It wasn’t just any kind of dinner, you see. Kramer and I were dining partners at the 2007 Gleaners Community Food Bank Iron Chef competition. My boss turned down the chance to judge the event because he said he didn’t know anything about food, so who better to represent the local newspaper than the managing editor who loves to cook?
The only hitch was that my childcare fell through, so I brought my then-8-year-old son, Will, along.
As we wandered through the silent auction area prior to the competition, two women smiled at me, surely recognizing me from the newspaper. I watched as one approached my kid who had made his way down the aisle.
“You must be Will Stuart,” I heard her say as she extended a hand to him. “It’s nice to meet you in person.”
Will shook her hand and smiled as the woman went on her way with her friend.
I ran into other people I knew, and when they saw the boy with me, they made the correct assumption that he was my son.
“Hello, Will,” one said.
“It’s nice to see you in person,” said another.
Will took it all in, not connecting the dots that I often wrote about him in the paper with people recognizing him at the event. He had a whole other incorrect, yet charming, spin on it.
“I think I’m famous,” he whispered to me as he pulled me aside.
“Famous,” I asked.
“You know, like how Harry Potter was famous. Like how people knew who Harry Potter was?” Will said. “People know me and I don’t know why. I think I must be like Harry Potter.”
I made a mental note to remember what he said so I could use it one day.
It was a wicked hot August evening, and the charity event was packed. I saw a tall man I didn’t recognize being swarmed by people, and I knew instantly that it must be Ron Kramer.
Sure enough, I was right, and I was paired with Kramer as my dining partner.
For a minute, I was worried. My knowledge of football runs from non-existent to knowing it’s OK to poke fun at the Lions. I had never heard of Kramer before the guys in the newsroom filled me in on his days at U-M to his professional career with the Green Bay Packers and the Detroit Lions. I worried we’d have nothing to talk about, but the minute I met Kramer, I knew I was in for a fun time.
As well as being a big-time football player, Kramer had a big-time personality. He also fancied himself a gourmet cook who shared that he made a mean marinated steak. We talked food and dogs and his book, “That’s Just Kramer! From Michigan Legend to Lombardi’s 12th Man,” which had either just come out or was set for release (my memory fails me on this point).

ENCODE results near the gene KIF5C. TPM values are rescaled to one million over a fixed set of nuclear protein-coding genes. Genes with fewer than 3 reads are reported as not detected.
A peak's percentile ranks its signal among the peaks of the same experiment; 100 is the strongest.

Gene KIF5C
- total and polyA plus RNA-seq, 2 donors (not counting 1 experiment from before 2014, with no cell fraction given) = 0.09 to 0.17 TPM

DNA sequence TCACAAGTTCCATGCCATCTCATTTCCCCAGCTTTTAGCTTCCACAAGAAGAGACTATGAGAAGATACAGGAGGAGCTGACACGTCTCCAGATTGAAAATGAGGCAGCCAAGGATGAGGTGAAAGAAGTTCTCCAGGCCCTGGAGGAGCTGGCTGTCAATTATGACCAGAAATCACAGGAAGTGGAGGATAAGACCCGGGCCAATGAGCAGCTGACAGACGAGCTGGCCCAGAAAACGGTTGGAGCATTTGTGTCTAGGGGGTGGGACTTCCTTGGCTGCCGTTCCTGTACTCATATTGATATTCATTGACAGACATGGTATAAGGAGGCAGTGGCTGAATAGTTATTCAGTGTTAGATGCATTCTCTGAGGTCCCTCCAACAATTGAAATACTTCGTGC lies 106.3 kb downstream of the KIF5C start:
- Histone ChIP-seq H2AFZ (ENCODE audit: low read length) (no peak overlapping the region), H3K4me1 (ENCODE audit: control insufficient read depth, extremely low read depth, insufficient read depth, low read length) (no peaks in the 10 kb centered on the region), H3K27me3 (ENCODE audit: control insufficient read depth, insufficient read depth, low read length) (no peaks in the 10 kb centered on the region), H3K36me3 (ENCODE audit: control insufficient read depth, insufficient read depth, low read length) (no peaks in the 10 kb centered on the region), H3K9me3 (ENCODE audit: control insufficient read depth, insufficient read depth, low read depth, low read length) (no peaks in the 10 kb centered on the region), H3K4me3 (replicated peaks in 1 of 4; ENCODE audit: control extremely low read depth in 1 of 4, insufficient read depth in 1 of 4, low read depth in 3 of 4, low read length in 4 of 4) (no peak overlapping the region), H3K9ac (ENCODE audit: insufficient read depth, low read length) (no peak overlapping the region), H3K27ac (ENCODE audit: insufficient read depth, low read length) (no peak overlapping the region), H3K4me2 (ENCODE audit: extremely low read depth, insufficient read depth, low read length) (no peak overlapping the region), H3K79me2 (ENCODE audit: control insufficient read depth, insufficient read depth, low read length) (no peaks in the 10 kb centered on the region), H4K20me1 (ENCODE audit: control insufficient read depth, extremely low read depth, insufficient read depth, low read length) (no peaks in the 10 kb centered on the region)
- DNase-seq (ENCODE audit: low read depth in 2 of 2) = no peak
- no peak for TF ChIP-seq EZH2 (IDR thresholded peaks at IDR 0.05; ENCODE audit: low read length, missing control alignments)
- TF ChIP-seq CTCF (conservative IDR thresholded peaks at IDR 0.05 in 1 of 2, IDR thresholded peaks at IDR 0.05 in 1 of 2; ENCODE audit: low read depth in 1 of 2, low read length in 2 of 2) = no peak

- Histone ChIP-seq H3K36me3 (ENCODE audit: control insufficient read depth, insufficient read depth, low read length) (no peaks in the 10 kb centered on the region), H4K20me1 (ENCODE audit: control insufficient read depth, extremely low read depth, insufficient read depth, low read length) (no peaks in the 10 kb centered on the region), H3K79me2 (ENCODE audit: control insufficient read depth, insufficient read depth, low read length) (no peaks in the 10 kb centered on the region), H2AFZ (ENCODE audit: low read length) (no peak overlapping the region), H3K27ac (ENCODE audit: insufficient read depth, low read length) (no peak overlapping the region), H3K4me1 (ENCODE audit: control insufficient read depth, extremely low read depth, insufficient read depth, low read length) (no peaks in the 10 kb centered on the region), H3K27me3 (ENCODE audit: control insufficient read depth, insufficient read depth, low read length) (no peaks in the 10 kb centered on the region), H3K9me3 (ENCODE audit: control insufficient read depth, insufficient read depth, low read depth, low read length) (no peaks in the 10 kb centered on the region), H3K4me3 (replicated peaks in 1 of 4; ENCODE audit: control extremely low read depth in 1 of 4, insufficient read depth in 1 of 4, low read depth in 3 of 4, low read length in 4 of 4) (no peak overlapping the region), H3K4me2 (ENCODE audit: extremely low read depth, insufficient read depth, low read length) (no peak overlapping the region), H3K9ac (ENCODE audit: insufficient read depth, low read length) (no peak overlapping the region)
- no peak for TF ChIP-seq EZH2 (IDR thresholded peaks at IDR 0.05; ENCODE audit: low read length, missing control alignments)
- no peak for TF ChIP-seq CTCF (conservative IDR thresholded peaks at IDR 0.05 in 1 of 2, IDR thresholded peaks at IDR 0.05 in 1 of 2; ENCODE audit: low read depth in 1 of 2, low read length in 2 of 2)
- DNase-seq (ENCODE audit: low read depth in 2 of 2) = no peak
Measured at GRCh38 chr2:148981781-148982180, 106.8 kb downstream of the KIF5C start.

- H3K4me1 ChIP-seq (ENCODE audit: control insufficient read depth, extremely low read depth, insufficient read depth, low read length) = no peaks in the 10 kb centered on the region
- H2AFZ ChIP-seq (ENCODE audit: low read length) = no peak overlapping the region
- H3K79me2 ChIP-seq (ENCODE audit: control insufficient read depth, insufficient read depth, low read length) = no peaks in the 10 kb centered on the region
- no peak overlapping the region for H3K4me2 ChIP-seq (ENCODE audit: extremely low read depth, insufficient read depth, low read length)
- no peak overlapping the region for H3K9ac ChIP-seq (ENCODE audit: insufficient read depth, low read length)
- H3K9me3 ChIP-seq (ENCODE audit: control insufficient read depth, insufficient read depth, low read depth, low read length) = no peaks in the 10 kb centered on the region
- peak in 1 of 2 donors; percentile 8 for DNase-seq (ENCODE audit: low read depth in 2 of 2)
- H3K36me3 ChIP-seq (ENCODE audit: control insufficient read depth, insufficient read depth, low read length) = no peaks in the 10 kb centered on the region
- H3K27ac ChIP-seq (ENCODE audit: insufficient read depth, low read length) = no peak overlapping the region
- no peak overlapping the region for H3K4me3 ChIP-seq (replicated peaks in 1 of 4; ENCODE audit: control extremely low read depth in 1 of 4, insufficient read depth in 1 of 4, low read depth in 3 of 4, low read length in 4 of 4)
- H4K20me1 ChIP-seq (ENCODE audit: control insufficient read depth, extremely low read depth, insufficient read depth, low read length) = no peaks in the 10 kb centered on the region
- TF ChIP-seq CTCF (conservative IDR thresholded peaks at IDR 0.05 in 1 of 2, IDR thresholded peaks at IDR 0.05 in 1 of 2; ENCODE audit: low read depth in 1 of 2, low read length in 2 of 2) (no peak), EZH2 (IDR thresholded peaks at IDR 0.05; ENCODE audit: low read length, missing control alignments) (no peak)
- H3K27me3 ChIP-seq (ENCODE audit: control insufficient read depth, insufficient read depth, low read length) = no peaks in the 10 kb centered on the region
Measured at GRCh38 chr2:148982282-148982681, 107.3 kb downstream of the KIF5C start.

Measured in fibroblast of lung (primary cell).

We plowed through filet mignon, drank wine and enjoyed a dessert made with apples and mushrooms. Kramer asked about my job and told me about his beloved Tyrone Township home, how he loved living on his land in the country.
As the dinner went on, my son, who had been watching from the audience, made his way to where we were sitting. I introduced him to Kramer.
They talked a little football, a little baseball, a little school, a little food. Kramer explained to Will that he could sit and stand for only short periods of time, that he couldn’t do either for very long because of the beating his body took from years of football, how his injuries made it difficult to walk sometimes.
Will took it all in.
Everything created that night included mushrooms. Kramer offered Will tastes of the food we were rating, but my kid, who’s not yet met many vegetables he likes, turned it all down.
“He’s a great boy,” Kramer said. “He reminds me of my son.”
He then took a football card from his pocket, signed it and handed it to Will, who was thrilled.
My son took that football card out of his treasure box this morning after I told him Kramer had died.
“He was sure nice,” Will said. “I am so glad I have this card so I can always remember him.”
But that’s not all Will has to remember the football great. Before we left, I snapped a lovely photo of Will and Kramer.